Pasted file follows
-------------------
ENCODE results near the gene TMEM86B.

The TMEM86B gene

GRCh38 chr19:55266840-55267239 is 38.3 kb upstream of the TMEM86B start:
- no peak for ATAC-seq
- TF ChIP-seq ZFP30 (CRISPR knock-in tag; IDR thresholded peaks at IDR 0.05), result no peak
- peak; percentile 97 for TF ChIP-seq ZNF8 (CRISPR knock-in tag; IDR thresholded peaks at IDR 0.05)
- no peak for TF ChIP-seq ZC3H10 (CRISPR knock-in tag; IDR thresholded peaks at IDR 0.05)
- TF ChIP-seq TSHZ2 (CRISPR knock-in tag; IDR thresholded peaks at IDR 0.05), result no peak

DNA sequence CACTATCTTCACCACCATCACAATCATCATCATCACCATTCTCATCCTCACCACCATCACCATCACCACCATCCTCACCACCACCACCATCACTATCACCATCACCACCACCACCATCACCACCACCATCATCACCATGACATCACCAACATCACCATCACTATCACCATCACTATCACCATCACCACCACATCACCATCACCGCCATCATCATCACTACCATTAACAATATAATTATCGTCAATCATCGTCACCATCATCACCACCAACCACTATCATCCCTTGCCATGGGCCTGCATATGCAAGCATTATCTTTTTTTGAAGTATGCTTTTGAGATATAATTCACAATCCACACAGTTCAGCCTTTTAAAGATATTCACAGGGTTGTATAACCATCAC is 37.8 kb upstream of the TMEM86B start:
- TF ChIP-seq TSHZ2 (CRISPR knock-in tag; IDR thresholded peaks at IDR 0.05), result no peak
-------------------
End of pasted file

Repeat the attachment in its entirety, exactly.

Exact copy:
ENCODE results near the gene TMEM86B.

The TMEM86B gene

GRCh38 chr19:55266840-55267239 is 38.3 kb upstream of the TMEM86B start:
- no peak for ATAC-seq
- TF ChIP-seq ZFP30 (CRISPR knock-in tag; IDR thresholded peaks at IDR 0.05), result no peak
- peak; percentile 97 for TF ChIP-seq ZNF8 (CRISPR knock-in tag; IDR thresholded peaks at IDR 0.05)
- no peak for TF ChIP-seq ZC3H10 (CRISPR knock-in tag; IDR thresholded peaks at IDR 0.05)
- TF ChIP-seq TSHZ2 (CRISPR knock-in tag; IDR thresholded peaks at IDR 0.05), result no peak

DNA sequence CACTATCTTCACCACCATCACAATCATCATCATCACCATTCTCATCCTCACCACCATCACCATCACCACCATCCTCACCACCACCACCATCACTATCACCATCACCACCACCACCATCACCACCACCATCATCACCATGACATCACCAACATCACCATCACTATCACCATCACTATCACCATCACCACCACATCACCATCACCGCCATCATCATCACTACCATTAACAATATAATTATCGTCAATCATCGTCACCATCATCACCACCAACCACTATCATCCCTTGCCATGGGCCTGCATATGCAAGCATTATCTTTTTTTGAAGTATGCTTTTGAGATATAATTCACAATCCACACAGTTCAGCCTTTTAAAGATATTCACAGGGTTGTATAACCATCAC is 37.8 kb upstream of the TMEM86B start:
- TF ChIP-seq TSHZ2 (CRISPR knock-in tag; IDR thresholded peaks at IDR 0.05), result no peak